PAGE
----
Finances are always going to be a major concern for women investors, but the more you invest, the less you should be worried about them, according to a new report from investment firm Zacks.
In a blog post, the firm said that the gender gap in wealth is widening and is expected to be even wider in 2030.
In addition to being a significant financial burden on women, investing in equals a significant risk for women who have lower earnings.
Zacks’ research found that while women make up 15% of the population, they account for 20% of all equities lost in the stock market.
The firm said it also looked at the impact of gender on women’s equity portfolios.
For instance, while women invest less than their male counterparts in equity mutual funds, women have invested more than their female counterparts in cash, index funds and other investments.
“While women are more likely to have lower incomes, this is not reflected in their investment returns, with women still holding over half of their equities,” Zacks said.
“The same is true for women in the workforce.
While they have lower levels of education, they also have higher levels of equity ownership.
Women are also more likely than men to have a lower net worth than men, as well as lower equity portfolios, Zacks found.
While Zacks did not specifically name which equities are the most likely to fall victim to the gender pay gap, it noted that the gap was largest in technology stocks, which are more heavily traded than other sectors.”
Women are disproportionately represented in the technology sector, particularly in the internet and mobile sectors,” Zack said.”
It may be that in these sectors, women are at a disadvantage because of their lower equity ownership and less access to capital in the financial markets.
Zacks also found that women were more likely as investors to invest their money in “high-cost” stocks.”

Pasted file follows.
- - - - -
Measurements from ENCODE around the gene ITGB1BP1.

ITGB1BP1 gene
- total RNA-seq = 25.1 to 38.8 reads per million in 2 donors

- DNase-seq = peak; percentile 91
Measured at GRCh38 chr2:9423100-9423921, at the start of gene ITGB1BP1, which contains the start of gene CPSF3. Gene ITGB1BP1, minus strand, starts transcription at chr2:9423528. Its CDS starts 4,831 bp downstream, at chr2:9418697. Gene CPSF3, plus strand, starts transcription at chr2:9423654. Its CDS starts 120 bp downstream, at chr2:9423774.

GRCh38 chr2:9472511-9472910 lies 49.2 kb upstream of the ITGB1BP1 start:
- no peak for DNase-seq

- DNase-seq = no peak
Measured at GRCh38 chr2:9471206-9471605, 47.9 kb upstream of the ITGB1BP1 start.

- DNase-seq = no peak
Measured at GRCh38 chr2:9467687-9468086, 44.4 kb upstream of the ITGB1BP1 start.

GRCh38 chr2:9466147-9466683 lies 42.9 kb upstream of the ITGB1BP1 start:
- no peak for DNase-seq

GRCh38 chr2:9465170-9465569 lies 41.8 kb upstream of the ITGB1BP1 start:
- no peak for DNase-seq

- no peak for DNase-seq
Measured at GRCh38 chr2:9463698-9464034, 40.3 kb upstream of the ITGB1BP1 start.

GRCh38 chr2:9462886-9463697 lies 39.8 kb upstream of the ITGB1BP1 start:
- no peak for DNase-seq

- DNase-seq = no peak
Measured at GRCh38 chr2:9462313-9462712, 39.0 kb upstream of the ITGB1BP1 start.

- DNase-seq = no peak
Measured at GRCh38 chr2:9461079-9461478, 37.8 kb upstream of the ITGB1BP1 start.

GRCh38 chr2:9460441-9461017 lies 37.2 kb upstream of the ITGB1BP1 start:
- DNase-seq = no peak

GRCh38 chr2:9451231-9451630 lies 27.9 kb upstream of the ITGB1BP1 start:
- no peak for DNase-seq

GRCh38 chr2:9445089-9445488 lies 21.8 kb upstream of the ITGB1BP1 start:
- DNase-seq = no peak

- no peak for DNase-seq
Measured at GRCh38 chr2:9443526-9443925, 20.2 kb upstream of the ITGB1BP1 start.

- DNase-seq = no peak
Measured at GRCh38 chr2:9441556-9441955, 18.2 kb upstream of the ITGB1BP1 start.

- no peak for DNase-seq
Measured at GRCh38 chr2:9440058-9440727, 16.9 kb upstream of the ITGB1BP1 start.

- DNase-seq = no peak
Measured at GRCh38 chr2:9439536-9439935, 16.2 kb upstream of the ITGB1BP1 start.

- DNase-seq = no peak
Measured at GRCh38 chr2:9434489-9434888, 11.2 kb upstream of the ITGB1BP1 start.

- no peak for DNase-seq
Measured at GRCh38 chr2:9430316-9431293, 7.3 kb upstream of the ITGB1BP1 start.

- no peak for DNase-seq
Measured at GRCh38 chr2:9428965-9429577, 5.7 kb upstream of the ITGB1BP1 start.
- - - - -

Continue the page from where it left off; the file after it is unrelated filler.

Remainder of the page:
For instance women may choose not to take any equity risk and instead use their equity funds to save for retirement.”
Zacks also found that women were more likely as investors to invest their money in “high-cost” stocks.
For example, women were significantly more likely overall to invest money in companies that have earnings over $10 million, and more likely when they had to make an investment on a monthly basis, and less likely when their fund was to receive less than 1% of its total assets as return.
Zacks said the gender-based pay gap in the equity market is also not confined to the tech sector, with equity mutual funds being more likely for women.
The firm also said that while most women invest in stocks that have an average annual return of less than 2%, women were less likely to invest a large amount in companies with annual returns above 4%.
“These gender-biased investment decisions are likely to persist even as the gender wage gap in tech companies continues to widen,” the firm wrote.
“In the financial services sector, this could lead to a gender pay penalty as women who make less than men continue to be more likely not to invest.”
For more on the gender divide in wealth, read our special report on the gap in financial investments.